For the final project in my Gender, Sex, and Power class, I decided to choreograph a solo to the reading of a feminist poem. My original post including the text itself as well as my initial inspiring factors can be found here. Below you’ll find the solo in it’s final form, as well as the artist statement I wrote to accompany and further articulate from an academic stand point, the argument I have chosen to make through my choreography.
The Book of Judith is a deuterocanonical story included in some versions of the Old Testament but not much else. It’s been accepted as a story that isn’t entirely factual, but exists more to prove a moral point. Judith is a Jewish widow who in order to protect her city, dresses up in very alluring “female armor” and beheads a very important Assyrian General, Holofernes. Upon handing the head to her maidservant to be carried out on a platter, they return to their hometown and use it to spawn courage and spirit. Judith has been represented in many different ways over the years as beauty and gender norms have shifted, but I find Weaver’s choice to bring up this passing “womanly” responsibility that comes over Judith particularly interesting. On the one hand, Judith uses her femininity by way of gender expression to help set her plan in action (she dresses up in all of of her most expensive wear and seduces the general), but then immediately dismisses the “instinctual” feelings she realizes she’s supposed to have about the man laying there beneath her. I would argue that here, Vicki Feaver is attempting to illustrate a form of gender consciousness. In other words, as defined by Gabriele Aimee Goodman, Vicki Feaver’s Judith is employing the “strategic use of femininity/sexuality [which] involves the employment of one’s own sexuality and/or femininity with the conscious intent of advancing one’s workplace agenda and career goals” (Goodman 247).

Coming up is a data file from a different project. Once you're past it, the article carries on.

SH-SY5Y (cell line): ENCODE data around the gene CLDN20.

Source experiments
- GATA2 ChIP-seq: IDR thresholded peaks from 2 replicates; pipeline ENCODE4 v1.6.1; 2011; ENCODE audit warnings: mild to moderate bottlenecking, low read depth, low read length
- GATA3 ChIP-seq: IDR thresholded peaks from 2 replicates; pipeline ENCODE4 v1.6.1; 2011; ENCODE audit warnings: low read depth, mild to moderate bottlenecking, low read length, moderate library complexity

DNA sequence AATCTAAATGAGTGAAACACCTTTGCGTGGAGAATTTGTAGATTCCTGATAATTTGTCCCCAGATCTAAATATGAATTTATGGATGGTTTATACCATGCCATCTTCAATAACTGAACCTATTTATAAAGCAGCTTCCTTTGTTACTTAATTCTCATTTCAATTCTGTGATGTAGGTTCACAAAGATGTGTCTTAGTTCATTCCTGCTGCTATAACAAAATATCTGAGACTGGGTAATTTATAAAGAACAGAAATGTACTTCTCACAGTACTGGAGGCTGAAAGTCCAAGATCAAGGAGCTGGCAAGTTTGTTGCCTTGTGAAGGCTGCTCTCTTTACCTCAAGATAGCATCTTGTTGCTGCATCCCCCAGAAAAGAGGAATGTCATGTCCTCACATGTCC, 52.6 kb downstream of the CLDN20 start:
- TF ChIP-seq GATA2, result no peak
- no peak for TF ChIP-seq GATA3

Looking back to the original text in the Book of Judith helps us better understand what took place before the beginning of the poem. Judith sheds her widowly garments, bathes, braids her hair, anoints herself with perfume, puts on her best dress as well as jewelry, all to “allure the eyes of all men that should see her” (Catholic Online, Judith 10.3-4). It’s made clear that Judith understands the challenges involved in the task ahead and if she is going to be successful, she needs to express femininity through an androcentric lens, which is unfortunately often times the only way that it exists.